Twenty-one years ago, singer, songwriter, guitarist, awards show host and insurance pitchman Brad Paisley was a 26-year-old dreamer with hopes that his debut album, Who Needs Pictures (released June 1, 1999), might someday launch him into the same stratosphere as such quirky, multi-talented heroes as Roger Miller and Little Jimmy Dickens.
Paisley entered country music's family circle as its newest guitar-slinging jokester in short order, in part because of a stellar debut album that’s more indebted to the classics than some might assume. Read on to see how the tracks on Who Needs Pictures -- an album featuring 12 Paisley co-writes and an earnest and powerful rendition of a gospel standard -- stack up against each other.
Just as country’s earliest radio and television stars often ended programs with hymns and songs of praise, Paisley capped off his first album with this familiar spiritual. The song dates to 1912 and previously appeared on albums by Elvis Presley, Willie Nelson and Glen Campbell.
Paisley writes a letter to a former flame from his oceanfront property in this song, which is marked by beachy vibes and palpable sorrow over lost love. It’s a fine song, but something from an album featuring 12 Paisley co-writes must come in next-to-last.
Even naysayers typically give Paisley credit for his guitar-picking skills. He puts his lightning fingers to work on this three-and-a-half-minute race to the finish that could easily win an electrified battle of the bands.
This one’s a solid country ballad, but it doesn’t stick out thematically quite like some of the other serious material on this album. That said, it’s an excellent showcase of Paisley’s immense talent as a vocalist and song interpreter.
Paisley’s wit livens up a country love song -- and white-hot fiddle tune -- with a comparable message to Don Gibson’s “I Can’t Stop Loving You” and other classics about a stubborn partner with the patience to work through a spat.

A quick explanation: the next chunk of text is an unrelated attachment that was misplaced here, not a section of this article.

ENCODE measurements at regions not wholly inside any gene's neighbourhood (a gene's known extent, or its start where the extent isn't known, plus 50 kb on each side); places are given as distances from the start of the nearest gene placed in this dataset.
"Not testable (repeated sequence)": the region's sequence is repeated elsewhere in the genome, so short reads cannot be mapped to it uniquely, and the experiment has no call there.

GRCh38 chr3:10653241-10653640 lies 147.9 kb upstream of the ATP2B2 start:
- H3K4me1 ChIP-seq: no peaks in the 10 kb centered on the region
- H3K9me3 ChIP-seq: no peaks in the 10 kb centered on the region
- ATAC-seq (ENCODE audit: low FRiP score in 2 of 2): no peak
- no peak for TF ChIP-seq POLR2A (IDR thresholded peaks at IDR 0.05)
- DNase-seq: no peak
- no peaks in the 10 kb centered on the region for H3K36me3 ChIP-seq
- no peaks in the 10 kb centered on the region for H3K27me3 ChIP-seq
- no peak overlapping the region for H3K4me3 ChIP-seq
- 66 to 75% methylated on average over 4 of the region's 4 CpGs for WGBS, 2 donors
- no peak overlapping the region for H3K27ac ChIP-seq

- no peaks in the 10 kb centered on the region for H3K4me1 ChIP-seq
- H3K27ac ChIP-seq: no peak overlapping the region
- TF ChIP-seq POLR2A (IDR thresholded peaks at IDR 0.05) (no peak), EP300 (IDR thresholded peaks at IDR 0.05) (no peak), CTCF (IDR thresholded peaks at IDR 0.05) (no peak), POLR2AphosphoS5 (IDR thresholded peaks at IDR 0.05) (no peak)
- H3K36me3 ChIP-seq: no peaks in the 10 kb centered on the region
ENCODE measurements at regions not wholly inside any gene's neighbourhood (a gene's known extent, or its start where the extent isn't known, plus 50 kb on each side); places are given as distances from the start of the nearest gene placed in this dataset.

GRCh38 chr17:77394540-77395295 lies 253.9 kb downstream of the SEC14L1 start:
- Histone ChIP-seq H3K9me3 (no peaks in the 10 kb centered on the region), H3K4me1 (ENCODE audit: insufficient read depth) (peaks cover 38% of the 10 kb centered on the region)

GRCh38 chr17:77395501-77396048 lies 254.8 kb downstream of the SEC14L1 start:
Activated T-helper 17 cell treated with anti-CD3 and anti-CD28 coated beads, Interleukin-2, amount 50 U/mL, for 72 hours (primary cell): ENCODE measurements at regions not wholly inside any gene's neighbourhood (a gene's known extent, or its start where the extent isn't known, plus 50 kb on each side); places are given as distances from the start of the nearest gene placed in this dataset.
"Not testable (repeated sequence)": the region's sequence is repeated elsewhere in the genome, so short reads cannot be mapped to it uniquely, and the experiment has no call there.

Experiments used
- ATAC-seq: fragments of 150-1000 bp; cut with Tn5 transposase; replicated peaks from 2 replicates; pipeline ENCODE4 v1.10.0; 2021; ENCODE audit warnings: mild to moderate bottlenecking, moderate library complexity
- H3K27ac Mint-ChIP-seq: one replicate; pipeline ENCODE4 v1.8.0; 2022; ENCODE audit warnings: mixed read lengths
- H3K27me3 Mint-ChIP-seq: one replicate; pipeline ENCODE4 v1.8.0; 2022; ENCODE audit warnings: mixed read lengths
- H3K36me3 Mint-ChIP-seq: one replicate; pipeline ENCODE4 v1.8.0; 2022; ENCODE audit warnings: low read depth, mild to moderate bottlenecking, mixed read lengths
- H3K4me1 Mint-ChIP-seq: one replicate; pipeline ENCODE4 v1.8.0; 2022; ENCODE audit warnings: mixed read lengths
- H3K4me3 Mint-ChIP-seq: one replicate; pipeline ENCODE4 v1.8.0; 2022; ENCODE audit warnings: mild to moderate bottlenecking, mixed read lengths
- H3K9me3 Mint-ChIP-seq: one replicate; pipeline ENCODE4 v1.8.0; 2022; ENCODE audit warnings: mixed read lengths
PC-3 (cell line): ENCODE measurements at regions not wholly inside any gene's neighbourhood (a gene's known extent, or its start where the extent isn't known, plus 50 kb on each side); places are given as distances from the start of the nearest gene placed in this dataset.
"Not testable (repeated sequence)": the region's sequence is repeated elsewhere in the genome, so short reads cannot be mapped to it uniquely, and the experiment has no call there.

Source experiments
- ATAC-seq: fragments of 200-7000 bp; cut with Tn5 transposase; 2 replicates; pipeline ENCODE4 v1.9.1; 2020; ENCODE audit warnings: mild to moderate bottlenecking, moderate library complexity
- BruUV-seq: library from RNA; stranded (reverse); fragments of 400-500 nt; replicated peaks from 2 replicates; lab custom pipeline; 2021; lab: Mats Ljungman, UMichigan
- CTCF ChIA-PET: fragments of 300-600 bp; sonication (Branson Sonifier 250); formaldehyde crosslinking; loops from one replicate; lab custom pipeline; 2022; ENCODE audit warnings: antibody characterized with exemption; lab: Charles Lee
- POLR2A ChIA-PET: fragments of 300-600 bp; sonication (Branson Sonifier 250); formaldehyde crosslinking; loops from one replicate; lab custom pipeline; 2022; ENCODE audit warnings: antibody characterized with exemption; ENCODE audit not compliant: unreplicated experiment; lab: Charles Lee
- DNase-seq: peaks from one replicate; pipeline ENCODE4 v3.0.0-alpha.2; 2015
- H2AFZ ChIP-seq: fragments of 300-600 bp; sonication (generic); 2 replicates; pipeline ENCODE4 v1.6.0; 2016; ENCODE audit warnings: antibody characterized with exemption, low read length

"Sleepin' on the Foldout"
Paisley strikes oil more than once on this album with songs about knucklehead boyfriends and husbands and the predicaments they cause for themselves. In this instance, he’s more miserable than Hank Williams’ character in “Move It on Over.”
"It Never Would've Worked Out Anyway"
One of the funniest offerings, and most traditional-sounding country songs, from Paisley’s early career tells of a jealous ex’s extreme attempts to sabotage a woman’s love life. It’s the sort of novelty song that could’ve made a pretty penny for Paisley’s late friend Little Jimmy Dickens.
You don’t have to be a backslidden Christian to understand this hilarious tune about how long sermons separate churchgoers from the lake and the all-you-can-eat buffet. After all, you don’t want friends and neighbors from another denomination to get first crack at either Sunday afternoon hotspot.
Frequent Paisley collaborator Chris DuBois co-wrote this moving and vivid lament for a struggling farmer in West Texas with nothing going for him aside from his faith and work ethic. Although it ranks below the album’s four singles, it’s the true lyrical masterpiece from Paisley’s early career.
Paisley handles rejection during a night on the town in stride, playing dumb after a potential dance partner turns down his advances. The Top 20 single reveals Paisley’s sense of humor while flaunting the guitarist and his backing band’s combined talents.
The single that started it all avoids other singles’ sense of levity in favor of a sentimental tune that could’ve been a hit for Randy Travis, George Strait or numerous others. It sums up the bittersweet memories of the good times that precede a breakup.
Only Garth Brooks and Lee Ann Womack have recorded a song with “dance” or “danced” in the title that's sweeter than Paisley’s second chart-topping hit. This song tells how a purse left at a bar led to after-hours love for a woman and a tenderhearted bartender.
For his first No. 1 hit, Paisley shares the perspective of a single mother’s son as he grows to admire his future stepfather. By the song’s end, Paisley’s narrator becomes a father himself, with the goal of becoming "at least half the dad" that his stepfather "didn't have to be."